One other idea. So one thing we do we created this whole trust shield exercise, and we won’t go into it deeply here. It is in the book, the Trusted Leader, by the way. But it is a powerful exercise that builds connection with those you work with. And many times walls have come down, understanding has been created when we’re willing to look at our own lives and then share a part of that with others through the conversation in the trust shield. So maybe, for a quick podcast, it’s just are we being intentional about space where people can see each other as humans? You can do it virtually and you can do it in person, but in your marketing agency, in your ad agency, are you taking time to not just go out for drinks afterwards but to get to know each other in a way that builds trust? Because when that happens the strength of the team gets enormously stronger.

Drew McLellan:

So I’m thinking, I’m channeling the listeners and I’m thinking that a lot of them are saying, “This is all great but sometimes there’s stuff I can’t tell my employees.” Right? It’s, “We had to fire someone, I can’t talk about why,” or, “We have some money stuff that we don’t talk about with the entire team.” How do you handle topics you can’t really disclose, or get into detail around, in a way that actually builds trust rather than creates distrust? And that natural habit that humans have, which is, “Oh you left a vacuum of information, I’m going to fill it with a story,” right?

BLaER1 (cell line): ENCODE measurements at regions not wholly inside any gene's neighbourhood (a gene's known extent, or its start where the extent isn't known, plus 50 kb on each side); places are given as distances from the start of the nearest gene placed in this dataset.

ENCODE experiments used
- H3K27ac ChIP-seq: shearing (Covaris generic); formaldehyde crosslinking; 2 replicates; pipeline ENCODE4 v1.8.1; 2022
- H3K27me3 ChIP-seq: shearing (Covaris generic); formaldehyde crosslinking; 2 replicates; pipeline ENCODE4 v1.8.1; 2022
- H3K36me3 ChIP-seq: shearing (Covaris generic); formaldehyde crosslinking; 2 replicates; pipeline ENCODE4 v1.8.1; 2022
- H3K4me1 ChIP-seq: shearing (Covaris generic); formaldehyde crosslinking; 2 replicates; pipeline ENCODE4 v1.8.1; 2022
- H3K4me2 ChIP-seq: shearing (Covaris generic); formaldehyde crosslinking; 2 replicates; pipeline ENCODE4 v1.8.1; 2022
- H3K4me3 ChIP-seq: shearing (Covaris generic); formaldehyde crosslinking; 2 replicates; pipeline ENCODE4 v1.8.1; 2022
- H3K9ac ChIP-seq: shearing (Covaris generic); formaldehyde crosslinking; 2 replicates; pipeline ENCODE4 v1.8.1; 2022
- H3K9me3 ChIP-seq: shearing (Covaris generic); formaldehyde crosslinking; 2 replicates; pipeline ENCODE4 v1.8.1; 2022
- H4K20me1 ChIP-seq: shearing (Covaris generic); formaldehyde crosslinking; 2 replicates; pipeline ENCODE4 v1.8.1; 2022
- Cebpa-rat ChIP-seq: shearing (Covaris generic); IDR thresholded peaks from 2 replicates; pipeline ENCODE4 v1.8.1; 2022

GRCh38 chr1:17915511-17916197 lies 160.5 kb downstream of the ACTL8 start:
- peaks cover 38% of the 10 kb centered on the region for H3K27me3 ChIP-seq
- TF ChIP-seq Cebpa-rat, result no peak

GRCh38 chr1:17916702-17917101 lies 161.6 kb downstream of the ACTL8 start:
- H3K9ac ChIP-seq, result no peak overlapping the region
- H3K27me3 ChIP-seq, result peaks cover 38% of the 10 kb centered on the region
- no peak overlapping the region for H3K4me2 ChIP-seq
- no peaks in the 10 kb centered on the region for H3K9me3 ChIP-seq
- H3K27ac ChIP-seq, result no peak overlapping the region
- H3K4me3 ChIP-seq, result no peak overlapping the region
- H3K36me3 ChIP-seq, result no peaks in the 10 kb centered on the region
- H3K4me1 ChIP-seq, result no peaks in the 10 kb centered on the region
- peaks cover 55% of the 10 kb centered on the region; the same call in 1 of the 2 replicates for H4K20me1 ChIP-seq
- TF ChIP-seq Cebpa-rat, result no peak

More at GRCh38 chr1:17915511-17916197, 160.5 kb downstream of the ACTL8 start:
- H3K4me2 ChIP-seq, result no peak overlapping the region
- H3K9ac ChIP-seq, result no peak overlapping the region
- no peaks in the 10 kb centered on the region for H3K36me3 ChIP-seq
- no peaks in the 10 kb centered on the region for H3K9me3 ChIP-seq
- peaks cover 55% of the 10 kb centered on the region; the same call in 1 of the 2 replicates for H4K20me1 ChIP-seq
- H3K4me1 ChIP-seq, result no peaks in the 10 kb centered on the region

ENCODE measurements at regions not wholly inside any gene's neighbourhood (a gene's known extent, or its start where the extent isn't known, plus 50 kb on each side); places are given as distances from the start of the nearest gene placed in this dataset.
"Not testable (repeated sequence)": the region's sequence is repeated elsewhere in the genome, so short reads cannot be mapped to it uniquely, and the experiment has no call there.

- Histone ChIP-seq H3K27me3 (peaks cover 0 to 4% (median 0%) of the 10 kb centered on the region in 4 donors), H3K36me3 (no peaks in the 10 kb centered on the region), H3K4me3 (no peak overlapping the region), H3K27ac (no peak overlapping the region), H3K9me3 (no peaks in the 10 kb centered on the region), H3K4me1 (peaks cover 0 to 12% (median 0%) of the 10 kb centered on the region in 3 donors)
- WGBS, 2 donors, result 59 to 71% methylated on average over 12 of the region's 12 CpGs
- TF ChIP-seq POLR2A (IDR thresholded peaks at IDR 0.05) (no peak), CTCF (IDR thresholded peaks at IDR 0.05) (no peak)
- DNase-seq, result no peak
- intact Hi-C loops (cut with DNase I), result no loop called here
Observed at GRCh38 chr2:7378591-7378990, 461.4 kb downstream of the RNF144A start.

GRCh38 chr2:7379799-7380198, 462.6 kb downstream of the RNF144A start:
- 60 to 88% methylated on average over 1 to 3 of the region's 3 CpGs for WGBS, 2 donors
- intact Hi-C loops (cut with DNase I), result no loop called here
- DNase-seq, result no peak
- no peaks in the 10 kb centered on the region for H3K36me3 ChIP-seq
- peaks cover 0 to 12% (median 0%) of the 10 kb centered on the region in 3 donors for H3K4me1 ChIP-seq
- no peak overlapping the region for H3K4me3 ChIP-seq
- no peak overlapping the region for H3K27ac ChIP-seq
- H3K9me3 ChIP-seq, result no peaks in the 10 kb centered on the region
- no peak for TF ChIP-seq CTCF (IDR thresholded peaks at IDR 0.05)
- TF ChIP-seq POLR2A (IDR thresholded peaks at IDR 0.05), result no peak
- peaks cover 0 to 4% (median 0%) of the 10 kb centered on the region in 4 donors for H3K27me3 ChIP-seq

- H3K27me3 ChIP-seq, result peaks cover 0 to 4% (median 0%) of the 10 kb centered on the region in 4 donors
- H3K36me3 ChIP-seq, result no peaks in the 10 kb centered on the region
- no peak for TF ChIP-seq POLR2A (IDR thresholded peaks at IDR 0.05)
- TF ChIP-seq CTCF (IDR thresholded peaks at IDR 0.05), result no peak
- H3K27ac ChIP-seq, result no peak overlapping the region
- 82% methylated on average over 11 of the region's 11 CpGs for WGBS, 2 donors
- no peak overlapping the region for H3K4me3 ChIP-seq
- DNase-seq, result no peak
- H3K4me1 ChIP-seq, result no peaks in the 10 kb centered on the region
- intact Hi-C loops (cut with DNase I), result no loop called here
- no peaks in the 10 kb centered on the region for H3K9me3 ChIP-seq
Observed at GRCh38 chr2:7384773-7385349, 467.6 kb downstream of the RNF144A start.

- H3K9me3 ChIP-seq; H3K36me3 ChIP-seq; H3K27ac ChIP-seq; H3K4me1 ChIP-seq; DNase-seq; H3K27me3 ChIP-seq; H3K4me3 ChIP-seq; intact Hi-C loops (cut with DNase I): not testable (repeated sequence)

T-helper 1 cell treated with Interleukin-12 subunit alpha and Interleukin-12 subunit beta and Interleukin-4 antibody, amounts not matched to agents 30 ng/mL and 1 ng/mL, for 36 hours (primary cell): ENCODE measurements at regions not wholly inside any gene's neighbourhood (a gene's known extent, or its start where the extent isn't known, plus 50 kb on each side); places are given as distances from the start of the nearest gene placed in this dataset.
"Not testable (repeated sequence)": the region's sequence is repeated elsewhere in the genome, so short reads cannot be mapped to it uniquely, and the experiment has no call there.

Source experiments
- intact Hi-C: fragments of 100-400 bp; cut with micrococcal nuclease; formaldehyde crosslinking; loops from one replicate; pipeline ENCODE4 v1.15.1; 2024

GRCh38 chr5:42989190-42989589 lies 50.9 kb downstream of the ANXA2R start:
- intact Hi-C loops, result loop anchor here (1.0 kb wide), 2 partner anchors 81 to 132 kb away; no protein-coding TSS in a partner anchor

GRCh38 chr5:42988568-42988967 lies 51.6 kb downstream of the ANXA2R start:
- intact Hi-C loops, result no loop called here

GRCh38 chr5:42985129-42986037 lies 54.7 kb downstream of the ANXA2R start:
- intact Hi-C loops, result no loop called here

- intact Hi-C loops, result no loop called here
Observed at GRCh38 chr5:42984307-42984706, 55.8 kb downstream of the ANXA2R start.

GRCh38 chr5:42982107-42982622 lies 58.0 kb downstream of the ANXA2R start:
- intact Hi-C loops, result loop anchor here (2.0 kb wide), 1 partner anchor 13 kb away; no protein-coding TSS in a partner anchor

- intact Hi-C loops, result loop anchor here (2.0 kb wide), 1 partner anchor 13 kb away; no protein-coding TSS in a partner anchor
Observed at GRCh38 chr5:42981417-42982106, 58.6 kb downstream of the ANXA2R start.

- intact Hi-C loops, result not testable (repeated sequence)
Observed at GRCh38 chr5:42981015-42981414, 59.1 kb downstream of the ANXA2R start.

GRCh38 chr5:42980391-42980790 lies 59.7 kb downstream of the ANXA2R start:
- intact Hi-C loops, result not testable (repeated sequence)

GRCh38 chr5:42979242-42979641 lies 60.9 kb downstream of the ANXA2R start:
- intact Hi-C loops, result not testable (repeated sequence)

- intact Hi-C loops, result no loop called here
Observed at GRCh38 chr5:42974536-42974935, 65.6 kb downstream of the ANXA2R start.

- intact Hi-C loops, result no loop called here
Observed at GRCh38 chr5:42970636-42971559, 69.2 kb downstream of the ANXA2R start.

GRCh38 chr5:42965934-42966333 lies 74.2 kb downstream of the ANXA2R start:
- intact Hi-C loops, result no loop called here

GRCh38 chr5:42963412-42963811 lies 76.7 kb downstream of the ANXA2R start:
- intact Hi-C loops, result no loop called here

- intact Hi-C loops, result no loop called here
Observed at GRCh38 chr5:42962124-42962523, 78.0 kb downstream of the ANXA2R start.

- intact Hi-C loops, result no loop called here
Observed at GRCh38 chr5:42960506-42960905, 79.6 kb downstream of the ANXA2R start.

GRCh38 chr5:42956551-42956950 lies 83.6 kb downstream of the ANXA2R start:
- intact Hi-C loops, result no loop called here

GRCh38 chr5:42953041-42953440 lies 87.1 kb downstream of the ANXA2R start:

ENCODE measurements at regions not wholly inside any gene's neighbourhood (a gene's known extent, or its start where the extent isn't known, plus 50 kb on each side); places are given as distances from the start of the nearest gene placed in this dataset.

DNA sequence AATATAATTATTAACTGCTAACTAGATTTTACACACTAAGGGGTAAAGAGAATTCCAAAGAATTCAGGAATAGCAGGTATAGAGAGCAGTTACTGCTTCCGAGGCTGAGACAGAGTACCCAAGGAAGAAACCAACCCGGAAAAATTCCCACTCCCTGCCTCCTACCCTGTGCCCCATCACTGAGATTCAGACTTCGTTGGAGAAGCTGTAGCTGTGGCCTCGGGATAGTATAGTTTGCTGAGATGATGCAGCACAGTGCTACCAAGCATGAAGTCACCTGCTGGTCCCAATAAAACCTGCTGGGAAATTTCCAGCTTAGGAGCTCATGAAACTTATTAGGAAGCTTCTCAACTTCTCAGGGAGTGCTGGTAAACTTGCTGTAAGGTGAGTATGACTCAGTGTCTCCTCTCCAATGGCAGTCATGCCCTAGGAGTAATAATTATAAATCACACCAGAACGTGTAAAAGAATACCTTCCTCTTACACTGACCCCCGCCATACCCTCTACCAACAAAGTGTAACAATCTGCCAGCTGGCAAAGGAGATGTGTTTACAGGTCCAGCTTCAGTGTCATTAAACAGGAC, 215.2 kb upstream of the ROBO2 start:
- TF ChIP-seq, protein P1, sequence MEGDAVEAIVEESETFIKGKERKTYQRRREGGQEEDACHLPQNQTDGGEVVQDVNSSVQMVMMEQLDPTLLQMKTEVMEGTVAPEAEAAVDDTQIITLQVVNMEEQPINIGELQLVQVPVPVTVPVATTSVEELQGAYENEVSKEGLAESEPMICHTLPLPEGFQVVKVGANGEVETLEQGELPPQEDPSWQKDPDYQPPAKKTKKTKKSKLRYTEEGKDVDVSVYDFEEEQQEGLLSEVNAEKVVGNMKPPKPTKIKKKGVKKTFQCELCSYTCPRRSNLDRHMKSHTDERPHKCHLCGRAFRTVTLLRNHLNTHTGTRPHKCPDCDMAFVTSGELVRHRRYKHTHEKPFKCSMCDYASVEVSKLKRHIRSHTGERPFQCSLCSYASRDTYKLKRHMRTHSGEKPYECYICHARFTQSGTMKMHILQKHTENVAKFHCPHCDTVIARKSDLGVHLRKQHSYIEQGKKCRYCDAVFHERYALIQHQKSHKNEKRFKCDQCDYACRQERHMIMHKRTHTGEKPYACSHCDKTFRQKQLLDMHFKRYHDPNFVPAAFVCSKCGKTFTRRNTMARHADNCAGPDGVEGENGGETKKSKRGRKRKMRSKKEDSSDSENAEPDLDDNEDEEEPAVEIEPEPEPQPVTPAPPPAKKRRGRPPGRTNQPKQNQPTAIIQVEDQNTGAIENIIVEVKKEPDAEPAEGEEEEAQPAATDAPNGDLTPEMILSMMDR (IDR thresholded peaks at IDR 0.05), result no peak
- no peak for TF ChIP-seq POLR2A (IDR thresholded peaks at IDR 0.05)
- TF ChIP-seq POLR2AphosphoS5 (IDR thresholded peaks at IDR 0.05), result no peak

David Horsager:

Right.

Drew McLellan:

So how do we handle that in a way that builds on our trust rather than detracts from it?

David Horsager:

Right. This is a great point and it’s a great challenge, obviously. Just so we’re clear I said transparency can be trusted but so can confidentiality. And as leaders we have to navigate this fine line often and it’s the work of leadership, right? But if possible communicate the why you’re withholding information, like, “I can’t share about this.” People actually understand more but you just don’t say why. This is even transparency in itself, it’s being open. It’s like, “Hey, I can’t share these money issues because what we’ve learned is comparison can be poisonous and we’ve tried to create fair principles for how this is done but what we’ve decided is … And we’ve also found that some people don’t want this shared,” or whatever.